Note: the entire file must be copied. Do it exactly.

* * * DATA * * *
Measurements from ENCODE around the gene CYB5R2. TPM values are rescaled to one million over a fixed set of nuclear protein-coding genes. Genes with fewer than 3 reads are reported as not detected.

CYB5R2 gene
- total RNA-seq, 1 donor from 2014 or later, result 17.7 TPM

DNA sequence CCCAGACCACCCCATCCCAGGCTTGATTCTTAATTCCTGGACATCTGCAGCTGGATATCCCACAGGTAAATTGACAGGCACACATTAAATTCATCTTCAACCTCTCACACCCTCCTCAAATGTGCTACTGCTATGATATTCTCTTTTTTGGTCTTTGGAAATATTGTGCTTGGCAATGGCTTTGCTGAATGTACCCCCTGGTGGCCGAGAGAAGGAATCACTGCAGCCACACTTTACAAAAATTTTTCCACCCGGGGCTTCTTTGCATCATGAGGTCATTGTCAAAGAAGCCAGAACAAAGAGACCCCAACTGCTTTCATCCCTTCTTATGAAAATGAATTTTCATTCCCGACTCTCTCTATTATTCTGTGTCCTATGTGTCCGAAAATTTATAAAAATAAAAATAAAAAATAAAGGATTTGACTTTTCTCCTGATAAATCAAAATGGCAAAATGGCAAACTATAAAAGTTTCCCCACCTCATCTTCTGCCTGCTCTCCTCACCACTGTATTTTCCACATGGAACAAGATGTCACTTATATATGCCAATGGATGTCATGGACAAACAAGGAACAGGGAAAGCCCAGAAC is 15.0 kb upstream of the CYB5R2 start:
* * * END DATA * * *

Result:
Measurements from ENCODE around the gene CYB5R2. TPM values are rescaled to one million over a fixed set of nuclear protein-coding genes. Genes with fewer than 3 reads are reported as not detected.

CYB5R2 gene
- total RNA-seq, 1 donor from 2014 or later, result 17.7 TPM

DNA sequence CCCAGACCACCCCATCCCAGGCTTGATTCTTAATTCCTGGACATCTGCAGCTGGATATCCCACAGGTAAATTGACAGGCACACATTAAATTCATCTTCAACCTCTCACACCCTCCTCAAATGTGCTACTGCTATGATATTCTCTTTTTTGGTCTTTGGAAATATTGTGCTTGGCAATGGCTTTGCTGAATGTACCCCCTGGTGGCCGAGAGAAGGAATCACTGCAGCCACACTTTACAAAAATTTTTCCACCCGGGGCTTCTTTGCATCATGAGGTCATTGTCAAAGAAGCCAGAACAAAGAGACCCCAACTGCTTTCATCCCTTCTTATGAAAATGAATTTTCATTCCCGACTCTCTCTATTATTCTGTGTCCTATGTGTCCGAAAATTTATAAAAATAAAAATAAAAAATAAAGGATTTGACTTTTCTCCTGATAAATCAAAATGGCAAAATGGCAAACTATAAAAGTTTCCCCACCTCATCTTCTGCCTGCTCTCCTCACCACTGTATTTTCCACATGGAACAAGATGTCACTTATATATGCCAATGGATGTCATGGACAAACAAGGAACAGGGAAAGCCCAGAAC is 15.0 kb upstream of the CYB5R2 start: